The Seer did very well in the 2012 end of year polls and was stupidly cheap via eMusic so I figured I'd give it a go. It took me a while to get to grips with. There are two hours of music over two CDs, including a massively epic title track that clocks in at 33 minutes on it's own.

There were moments when I thought it was too much but slowly, track by track, I got my head around it.

Then I went to see them live and everything really fell into place. They are an amazing band and this is a truly stunning piece of work.

2012 - Swans "The Seer"

Released: May 2001
Label: Young God
Producer: Michael Gira

Track List:

Disc one -
1. "Lunacy" featuring Alan Sparhawk and Mimi Parker (Michael Gira) 6:09
2. "Mother of the World" (Gira) 9:57
3. "The Wolf" (Gira, Christoph Hahn, Thor Harris, Christopher Pravdica, Phil Puleo, Norman Westberg) 1:35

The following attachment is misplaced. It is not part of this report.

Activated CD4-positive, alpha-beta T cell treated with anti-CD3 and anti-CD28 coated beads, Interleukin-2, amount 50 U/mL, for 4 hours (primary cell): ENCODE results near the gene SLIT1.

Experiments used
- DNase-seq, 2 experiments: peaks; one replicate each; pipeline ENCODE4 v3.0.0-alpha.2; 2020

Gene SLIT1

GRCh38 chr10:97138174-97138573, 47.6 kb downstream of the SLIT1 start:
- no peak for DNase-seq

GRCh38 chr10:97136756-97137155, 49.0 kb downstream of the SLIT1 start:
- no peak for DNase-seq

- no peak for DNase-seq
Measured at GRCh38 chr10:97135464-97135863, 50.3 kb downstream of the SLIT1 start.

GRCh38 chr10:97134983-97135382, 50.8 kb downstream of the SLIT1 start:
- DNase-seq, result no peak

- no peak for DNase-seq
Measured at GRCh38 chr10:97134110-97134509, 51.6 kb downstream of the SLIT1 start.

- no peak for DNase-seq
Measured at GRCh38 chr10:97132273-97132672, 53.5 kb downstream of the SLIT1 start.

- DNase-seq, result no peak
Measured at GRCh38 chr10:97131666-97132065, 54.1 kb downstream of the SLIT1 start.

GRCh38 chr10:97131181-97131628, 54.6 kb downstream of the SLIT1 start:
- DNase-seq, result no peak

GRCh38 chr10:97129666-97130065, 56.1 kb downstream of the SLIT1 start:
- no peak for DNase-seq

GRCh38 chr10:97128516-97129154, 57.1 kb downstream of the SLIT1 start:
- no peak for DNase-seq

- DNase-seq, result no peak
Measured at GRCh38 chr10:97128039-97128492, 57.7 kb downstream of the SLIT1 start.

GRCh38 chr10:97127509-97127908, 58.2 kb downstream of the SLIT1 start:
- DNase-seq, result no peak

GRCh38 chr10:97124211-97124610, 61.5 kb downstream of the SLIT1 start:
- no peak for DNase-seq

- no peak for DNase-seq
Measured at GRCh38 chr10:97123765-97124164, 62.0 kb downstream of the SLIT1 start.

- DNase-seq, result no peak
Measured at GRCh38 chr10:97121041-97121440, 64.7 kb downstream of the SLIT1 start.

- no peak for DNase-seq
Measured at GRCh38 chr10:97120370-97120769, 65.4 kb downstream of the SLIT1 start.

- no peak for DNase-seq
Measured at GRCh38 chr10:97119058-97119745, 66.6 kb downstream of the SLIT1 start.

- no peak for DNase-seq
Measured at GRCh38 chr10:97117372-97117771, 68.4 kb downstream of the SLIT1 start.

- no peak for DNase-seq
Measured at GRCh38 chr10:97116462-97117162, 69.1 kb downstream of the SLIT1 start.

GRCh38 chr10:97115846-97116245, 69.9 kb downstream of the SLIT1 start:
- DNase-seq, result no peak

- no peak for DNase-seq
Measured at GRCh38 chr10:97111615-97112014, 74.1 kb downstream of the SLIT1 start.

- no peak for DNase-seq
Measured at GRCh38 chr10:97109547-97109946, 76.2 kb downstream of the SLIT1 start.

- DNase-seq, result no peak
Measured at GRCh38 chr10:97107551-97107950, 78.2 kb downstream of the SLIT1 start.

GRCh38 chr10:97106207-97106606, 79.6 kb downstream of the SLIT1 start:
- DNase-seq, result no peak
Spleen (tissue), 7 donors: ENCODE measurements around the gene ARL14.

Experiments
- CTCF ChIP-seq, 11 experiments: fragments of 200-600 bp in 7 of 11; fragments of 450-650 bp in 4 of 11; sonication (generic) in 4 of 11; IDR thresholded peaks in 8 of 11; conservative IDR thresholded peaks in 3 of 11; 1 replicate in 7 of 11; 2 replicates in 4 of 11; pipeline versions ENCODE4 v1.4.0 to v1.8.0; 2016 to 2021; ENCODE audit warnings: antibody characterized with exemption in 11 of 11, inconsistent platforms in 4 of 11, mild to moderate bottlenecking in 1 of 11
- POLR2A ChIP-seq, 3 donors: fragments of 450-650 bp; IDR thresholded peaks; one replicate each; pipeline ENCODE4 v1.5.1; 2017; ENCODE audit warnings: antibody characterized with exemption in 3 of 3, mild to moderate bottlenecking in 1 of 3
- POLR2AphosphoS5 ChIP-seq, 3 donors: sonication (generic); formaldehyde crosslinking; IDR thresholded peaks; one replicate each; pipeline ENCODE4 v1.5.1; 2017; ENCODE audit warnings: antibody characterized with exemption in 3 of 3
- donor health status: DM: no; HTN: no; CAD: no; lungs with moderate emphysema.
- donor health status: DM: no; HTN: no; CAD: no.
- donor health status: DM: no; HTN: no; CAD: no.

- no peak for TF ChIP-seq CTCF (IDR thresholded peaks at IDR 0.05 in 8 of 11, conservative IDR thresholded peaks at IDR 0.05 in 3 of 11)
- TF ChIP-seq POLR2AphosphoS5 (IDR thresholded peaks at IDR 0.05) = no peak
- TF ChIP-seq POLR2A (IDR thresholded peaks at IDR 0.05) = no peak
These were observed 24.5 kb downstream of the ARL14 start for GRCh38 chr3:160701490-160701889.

4. "The Seer" (Gira) 32:14
5. "The Seer Returns" featuring Jarboe (Gira, Hahn, Harris, Pravdica, Puleo, Westberg) 6:17
6. "93 Ave. B Blues" (Gira) 5:21
7. "The Daughter Brings the Water" (Gira) 2:40
Total length:

Disc two -
1. "Song for a Warrior" featuring Karen O (Gira) 3:58
2. "Avatar" (Gira, Hahn, Harris, Pravdica, Puleo, Westberg) 8:51
3. "A Piece of the Sky" featuring Jarboe and Akron/Family (Gira) 19:10
4. "The Apostate" (Gira, Hahn, Harris, Pravdica, Puleo, Westberg) 23:01
Total length:


Tuesday, 15 December 2015

Top 25 Albums of 2015 - No.20 to No.16

Continuing the countdown from 20 to 16, this section provides a nice mix of Folk, Pysch and Garage Rock. Time is getting the better of me so rather than struggle over the words I'm quoting from online reviews.

20. Föllakzoid "III" - Drowned in Sound review - It’s the band’s stated aim with this record to show what can be done with a minimalist techo approach to their craft, and as the lead guitar swirls in and out during this track’s sixth minute it is impossible to say anything other than that Föllakzoid have scored a resounding success.